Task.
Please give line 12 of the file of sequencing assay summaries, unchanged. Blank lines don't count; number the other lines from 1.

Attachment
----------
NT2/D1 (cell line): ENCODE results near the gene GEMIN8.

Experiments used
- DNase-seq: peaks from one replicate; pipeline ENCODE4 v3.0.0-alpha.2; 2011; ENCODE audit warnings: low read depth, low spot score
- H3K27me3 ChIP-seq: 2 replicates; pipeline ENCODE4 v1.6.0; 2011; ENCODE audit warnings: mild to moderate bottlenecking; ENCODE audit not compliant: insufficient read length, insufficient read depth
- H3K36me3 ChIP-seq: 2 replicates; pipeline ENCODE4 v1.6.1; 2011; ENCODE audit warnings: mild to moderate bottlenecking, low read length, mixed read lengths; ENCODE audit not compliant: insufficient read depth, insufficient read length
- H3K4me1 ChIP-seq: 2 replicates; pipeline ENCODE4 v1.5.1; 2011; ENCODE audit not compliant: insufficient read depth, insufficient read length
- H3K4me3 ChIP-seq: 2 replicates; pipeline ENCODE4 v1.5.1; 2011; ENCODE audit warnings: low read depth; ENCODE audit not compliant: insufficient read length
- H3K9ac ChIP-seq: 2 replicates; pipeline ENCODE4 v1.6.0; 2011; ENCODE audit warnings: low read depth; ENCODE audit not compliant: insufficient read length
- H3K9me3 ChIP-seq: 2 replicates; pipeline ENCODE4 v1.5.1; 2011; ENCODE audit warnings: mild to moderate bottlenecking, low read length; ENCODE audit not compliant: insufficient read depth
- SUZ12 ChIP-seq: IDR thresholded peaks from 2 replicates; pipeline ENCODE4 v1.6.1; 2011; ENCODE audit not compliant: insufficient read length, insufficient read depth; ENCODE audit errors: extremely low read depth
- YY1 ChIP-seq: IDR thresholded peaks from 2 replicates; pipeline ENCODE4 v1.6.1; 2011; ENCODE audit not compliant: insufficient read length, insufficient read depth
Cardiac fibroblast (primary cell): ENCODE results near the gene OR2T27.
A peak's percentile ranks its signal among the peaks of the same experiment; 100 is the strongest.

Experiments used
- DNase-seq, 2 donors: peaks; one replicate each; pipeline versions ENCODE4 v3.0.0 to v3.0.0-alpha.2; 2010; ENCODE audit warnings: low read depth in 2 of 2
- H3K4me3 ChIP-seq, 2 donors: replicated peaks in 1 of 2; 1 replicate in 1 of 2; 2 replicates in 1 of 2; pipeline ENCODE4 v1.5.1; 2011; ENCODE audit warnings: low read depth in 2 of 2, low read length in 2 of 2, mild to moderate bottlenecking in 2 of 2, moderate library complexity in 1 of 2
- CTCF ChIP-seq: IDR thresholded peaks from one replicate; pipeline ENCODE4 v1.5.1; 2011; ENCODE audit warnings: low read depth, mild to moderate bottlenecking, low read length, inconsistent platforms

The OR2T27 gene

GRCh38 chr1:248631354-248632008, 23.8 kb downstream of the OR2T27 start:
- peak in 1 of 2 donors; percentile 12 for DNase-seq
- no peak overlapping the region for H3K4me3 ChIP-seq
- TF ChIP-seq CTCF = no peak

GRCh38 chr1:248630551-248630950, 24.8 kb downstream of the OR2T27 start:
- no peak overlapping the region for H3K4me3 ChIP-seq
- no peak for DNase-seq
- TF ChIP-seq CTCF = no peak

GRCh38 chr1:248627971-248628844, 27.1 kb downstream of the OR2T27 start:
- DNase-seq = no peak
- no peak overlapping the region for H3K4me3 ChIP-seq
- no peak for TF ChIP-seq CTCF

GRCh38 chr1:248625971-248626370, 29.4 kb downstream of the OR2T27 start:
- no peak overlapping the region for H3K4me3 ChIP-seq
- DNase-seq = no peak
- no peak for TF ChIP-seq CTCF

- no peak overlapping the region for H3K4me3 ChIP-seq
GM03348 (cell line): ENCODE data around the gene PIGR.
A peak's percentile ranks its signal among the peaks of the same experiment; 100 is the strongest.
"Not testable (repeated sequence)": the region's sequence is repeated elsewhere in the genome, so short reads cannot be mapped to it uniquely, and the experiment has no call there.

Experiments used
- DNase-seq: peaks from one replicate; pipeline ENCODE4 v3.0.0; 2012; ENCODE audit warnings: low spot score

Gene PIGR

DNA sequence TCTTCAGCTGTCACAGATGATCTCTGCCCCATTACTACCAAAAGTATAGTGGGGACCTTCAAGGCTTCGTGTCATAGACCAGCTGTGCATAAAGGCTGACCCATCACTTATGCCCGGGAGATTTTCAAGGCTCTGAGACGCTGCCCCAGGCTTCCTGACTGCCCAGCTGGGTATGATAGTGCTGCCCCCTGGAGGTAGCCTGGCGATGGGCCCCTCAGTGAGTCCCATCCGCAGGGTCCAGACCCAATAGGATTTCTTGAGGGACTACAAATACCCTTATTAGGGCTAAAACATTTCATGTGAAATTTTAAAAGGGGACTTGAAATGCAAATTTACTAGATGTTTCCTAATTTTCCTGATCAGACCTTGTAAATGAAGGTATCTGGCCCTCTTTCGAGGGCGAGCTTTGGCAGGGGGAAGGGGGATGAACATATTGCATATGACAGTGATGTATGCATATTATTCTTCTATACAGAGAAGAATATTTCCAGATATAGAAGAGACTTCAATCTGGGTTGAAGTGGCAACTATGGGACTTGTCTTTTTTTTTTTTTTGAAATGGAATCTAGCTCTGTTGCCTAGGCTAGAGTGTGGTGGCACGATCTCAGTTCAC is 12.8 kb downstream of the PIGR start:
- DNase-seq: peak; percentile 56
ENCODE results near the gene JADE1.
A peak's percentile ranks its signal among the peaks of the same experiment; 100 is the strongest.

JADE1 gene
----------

Cardiac fibroblast (primary cell): ENCODE results near the gene OR2T27.